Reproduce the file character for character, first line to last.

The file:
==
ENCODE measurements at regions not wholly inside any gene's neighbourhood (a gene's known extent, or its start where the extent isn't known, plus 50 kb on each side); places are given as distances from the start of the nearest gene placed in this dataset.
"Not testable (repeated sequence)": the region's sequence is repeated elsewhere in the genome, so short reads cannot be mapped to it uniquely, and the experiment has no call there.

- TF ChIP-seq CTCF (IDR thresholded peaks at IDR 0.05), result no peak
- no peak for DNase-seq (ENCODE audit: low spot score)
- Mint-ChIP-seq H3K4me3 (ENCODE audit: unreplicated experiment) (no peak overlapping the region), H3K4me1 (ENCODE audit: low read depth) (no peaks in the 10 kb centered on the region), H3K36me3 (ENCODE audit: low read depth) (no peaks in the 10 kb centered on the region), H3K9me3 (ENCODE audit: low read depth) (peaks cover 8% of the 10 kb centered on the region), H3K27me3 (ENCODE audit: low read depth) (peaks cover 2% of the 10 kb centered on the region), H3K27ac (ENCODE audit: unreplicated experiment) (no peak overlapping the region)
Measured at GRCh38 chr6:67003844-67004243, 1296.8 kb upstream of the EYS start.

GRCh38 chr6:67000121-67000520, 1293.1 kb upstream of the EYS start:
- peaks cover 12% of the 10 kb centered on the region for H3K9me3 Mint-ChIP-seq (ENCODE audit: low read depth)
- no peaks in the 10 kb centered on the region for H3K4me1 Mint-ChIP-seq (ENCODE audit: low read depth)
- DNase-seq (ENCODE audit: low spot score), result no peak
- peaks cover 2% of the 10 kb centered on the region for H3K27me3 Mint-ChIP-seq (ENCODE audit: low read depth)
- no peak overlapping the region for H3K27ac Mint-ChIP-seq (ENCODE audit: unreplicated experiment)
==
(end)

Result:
ENCODE measurements at regions not wholly inside any gene's neighbourhood (a gene's known extent, or its start where the extent isn't known, plus 50 kb on each side); places are given as distances from the start of the nearest gene placed in this dataset.
"Not testable (repeated sequence)": the region's sequence is repeated elsewhere in the genome, so short reads cannot be mapped to it uniquely, and the experiment has no call there.

- TF ChIP-seq CTCF (IDR thresholded peaks at IDR 0.05), result no peak
- no peak for DNase-seq (ENCODE audit: low spot score)
- Mint-ChIP-seq H3K4me3 (ENCODE audit: unreplicated experiment) (no peak overlapping the region), H3K4me1 (ENCODE audit: low read depth) (no peaks in the 10 kb centered on the region), H3K36me3 (ENCODE audit: low read depth) (no peaks in the 10 kb centered on the region), H3K9me3 (ENCODE audit: low read depth) (peaks cover 8% of the 10 kb centered on the region), H3K27me3 (ENCODE audit: low read depth) (peaks cover 2% of the 10 kb centered on the region), H3K27ac (ENCODE audit: unreplicated experiment) (no peak overlapping the region)
Measured at GRCh38 chr6:67003844-67004243, 1296.8 kb upstream of the EYS start.

GRCh38 chr6:67000121-67000520, 1293.1 kb upstream of the EYS start:
- peaks cover 12% of the 10 kb centered on the region for H3K9me3 Mint-ChIP-seq (ENCODE audit: low read depth)
- no peaks in the 10 kb centered on the region for H3K4me1 Mint-ChIP-seq (ENCODE audit: low read depth)
- DNase-seq (ENCODE audit: low spot score), result no peak
- peaks cover 2% of the 10 kb centered on the region for H3K27me3 Mint-ChIP-seq (ENCODE audit: low read depth)
- no peak overlapping the region for H3K27ac Mint-ChIP-seq (ENCODE audit: unreplicated experiment)